The process of building a habit can be divided into four simple steps: cue, craving, response, and reward.fn1 Breaking it down into these fundamental parts can help us understand what a habit is, how it works, and how to improve it. First, there is the cue. The cue triggers your brain to initiate a behavior. It is a bit of information that predicts a reward. Our prehistoric ancestors were paying attention to cues that signaled the location of primary rewards like food, water, and sex. Today, we spend most of our time learning cues that predict secondary rewards like money and fame, power and status, praise and approval, love and friendship, or a sense of personal satisfaction. (Of course, these pursuits also indirectly improve our odds of survival and reproduction, which is the deeper motive behind everything we do.) Your mind is continuously analyzing your internal and external environment for hints of where rewards are located. Because the cue is the first indication that we’re close to a reward, it naturally leads to a craving.
Cravings are the second step, and they are the motivational force behind every habit. Without some level of motivation or desire—without craving a change—we have no reason to act. What you crave is not the habit itself but the change in state it delivers. You do not crave smoking a cigarette, you crave the feeling of relief it provides. You are not motivated by brushing your teeth but rather by the feeling of a clean mouth. You do not want to turn on the television, you want to be entertained. Every craving is linked to a desire to change your internal state. This is an important point that we will discuss in detail later. Cravings differ from person to person. In theory, any piece of information could trigger a craving, but in practice, people are not motivated by the same cues. For a gambler, the sound of slot machines can be a potent trigger that sparks an intense wave of desire. For someone who rarely gambles, the jingles and chimes of the casino are just background noise. Cues are meaningless until they are interpreted. The thoughts, feelings, and emotions of the observer are what transform a cue into a craving. The third step is the response. The response is the actual habit you perform, which can take the form of a thought or an action.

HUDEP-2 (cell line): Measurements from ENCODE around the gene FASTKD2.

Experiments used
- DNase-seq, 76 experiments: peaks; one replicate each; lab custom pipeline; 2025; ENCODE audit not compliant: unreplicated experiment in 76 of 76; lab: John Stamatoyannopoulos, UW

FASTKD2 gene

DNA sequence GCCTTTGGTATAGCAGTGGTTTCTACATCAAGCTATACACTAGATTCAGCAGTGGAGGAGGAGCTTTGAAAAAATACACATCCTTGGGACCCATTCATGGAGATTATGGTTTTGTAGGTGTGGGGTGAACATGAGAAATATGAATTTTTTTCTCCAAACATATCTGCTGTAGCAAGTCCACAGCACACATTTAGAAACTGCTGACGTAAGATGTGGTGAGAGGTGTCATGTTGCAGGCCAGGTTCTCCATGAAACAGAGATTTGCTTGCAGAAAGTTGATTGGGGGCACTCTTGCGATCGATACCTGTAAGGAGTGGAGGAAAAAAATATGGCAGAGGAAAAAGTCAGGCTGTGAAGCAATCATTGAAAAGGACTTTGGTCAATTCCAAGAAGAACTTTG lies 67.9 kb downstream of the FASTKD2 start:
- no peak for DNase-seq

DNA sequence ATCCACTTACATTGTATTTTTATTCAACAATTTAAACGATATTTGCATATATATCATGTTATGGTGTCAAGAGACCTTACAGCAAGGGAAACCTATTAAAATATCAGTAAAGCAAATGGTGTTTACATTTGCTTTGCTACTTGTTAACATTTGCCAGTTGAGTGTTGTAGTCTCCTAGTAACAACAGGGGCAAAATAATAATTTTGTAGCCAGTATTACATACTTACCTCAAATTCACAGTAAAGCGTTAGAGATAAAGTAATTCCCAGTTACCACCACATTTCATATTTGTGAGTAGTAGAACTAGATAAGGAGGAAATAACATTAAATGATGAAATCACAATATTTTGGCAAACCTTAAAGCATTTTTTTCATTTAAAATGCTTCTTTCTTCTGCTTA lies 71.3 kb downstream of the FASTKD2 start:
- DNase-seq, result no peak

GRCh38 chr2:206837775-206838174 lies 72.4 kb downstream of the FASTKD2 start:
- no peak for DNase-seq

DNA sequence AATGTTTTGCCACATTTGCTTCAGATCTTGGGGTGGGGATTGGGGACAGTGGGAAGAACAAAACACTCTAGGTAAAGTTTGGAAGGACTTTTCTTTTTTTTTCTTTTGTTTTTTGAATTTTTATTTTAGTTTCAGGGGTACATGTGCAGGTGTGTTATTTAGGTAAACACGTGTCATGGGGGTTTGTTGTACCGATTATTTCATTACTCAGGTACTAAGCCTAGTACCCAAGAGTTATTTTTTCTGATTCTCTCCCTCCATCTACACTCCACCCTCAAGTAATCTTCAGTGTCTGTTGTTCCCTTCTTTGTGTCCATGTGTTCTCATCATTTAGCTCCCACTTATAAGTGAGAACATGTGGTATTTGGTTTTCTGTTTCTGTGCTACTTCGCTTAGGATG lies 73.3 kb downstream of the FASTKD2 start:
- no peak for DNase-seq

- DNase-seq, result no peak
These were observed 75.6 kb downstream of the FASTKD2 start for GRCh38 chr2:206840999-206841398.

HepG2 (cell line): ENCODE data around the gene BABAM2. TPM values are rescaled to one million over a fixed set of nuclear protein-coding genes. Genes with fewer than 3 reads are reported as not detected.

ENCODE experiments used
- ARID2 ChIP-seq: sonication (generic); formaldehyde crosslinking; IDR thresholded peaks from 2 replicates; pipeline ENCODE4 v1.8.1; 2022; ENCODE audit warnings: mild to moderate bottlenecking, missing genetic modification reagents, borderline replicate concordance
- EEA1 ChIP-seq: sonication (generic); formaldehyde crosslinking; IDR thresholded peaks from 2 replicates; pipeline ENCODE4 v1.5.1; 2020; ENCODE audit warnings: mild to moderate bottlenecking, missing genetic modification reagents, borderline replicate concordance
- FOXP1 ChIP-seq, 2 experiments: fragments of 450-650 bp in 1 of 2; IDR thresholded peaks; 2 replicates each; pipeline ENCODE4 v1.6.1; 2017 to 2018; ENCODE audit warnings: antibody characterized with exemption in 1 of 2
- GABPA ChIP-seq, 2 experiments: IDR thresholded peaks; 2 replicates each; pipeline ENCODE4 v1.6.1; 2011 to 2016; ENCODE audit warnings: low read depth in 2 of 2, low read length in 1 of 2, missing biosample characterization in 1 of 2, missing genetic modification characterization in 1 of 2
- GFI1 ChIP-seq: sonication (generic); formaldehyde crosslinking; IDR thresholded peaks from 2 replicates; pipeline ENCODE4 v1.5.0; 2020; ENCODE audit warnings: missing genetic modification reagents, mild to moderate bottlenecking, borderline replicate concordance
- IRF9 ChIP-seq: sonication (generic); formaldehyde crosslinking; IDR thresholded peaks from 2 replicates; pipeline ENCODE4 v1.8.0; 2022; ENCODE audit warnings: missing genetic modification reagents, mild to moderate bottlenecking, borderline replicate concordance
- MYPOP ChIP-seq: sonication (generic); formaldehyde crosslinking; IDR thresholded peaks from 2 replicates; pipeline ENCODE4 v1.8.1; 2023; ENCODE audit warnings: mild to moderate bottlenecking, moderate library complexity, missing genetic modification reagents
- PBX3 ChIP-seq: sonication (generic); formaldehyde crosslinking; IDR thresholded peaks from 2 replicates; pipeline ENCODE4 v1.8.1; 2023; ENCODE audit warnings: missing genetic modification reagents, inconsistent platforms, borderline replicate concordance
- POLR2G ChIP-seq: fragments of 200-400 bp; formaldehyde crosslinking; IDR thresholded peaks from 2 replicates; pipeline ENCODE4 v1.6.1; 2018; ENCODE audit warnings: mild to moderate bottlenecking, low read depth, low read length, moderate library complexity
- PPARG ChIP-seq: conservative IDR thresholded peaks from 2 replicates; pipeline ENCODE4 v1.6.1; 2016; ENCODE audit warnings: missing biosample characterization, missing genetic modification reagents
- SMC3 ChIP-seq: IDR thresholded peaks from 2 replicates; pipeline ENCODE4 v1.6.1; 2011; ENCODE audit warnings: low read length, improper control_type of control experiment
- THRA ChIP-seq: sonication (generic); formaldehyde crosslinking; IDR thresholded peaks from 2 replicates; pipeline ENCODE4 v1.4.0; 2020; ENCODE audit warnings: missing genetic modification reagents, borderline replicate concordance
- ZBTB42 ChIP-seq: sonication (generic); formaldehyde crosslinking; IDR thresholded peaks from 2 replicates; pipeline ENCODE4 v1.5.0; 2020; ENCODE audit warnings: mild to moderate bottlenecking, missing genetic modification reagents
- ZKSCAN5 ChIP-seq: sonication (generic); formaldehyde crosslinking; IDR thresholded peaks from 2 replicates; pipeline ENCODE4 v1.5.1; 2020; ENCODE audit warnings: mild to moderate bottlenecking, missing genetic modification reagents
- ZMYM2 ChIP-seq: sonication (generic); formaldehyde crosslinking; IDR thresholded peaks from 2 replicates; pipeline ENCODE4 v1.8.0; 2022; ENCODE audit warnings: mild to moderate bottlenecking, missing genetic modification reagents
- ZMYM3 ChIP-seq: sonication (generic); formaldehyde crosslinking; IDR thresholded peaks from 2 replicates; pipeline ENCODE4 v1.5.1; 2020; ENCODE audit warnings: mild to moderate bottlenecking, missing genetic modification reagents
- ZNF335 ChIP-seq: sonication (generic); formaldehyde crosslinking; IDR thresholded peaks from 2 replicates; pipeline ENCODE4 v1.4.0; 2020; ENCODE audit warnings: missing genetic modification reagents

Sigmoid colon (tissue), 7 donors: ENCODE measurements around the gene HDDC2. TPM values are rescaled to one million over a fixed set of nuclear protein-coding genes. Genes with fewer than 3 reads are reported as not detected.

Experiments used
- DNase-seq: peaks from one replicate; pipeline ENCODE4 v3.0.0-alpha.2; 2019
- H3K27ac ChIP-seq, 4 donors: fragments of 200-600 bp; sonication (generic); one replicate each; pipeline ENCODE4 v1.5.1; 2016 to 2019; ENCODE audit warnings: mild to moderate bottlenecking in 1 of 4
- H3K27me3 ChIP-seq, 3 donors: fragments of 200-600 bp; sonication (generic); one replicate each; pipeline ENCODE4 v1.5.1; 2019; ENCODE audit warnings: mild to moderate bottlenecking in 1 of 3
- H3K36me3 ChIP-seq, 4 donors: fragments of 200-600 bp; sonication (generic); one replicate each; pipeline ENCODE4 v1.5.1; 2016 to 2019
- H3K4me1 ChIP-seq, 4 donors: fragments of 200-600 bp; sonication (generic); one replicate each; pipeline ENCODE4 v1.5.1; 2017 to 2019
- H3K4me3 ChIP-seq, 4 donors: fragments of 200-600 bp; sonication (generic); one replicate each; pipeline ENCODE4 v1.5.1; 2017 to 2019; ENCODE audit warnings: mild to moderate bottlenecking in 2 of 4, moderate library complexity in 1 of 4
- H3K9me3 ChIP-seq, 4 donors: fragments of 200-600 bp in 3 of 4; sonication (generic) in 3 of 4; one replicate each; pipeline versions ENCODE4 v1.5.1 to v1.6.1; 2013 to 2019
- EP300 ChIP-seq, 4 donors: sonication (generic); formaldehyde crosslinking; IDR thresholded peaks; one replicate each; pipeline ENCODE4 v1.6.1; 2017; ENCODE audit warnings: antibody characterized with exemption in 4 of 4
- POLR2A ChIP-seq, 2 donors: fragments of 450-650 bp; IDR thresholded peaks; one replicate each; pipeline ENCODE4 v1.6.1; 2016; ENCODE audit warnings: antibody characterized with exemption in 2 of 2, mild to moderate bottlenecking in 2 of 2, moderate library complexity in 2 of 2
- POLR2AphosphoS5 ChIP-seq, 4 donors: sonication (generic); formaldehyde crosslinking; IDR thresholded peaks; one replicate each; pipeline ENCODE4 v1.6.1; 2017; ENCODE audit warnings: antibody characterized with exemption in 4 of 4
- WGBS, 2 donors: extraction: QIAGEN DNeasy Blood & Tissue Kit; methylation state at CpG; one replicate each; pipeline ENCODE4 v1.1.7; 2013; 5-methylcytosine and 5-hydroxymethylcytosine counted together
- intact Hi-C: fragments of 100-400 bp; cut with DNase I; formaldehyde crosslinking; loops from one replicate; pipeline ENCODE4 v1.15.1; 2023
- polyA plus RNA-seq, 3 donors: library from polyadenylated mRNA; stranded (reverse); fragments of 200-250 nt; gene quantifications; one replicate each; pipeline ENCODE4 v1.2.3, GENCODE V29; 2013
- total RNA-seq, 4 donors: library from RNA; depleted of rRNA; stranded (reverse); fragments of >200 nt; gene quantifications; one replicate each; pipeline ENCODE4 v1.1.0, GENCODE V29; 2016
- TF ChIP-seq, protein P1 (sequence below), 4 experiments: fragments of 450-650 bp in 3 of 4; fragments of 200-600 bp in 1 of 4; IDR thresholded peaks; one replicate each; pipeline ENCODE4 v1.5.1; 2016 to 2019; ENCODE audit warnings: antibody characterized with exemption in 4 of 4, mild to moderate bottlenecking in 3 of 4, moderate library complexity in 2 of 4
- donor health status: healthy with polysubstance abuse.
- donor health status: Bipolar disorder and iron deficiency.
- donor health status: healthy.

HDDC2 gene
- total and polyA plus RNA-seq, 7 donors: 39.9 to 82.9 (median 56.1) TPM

Whether a response occurs depends on how motivated you are and how much friction is associated with the behavior. If a particular action requires more physical or mental effort than you are willing to expend, then you won’t do it. Your response also depends on your ability. It sounds simple, but a habit can occur only if you are capable of doing it. If you want to dunk a basketball but can’t jump high enough to reach the hoop, well, you’re out of luck. Finally, the response delivers a reward. Rewards are the end goal of every habit. The cue is about noticing the reward. The craving is about wanting the reward. The response is about obtaining the reward. We chase rewards because they serve two purposes:
(1) they satisfy us and (2) they teach us. The first purpose of rewards is to satisfy your craving. Yes, rewards provide benefits on their own. Food and water deliver the energy you need to survive. Getting a promotion brings more money and respect. Getting in shape improves your health and your dating prospects. But the more immediate benefit is that rewards satisfy your craving to eat or to gain status or to win approval. At least for a moment, rewards deliver contentment and relief from craving. Second, rewards teach us which actions are worth remembering in the future. Your brain is a reward detector.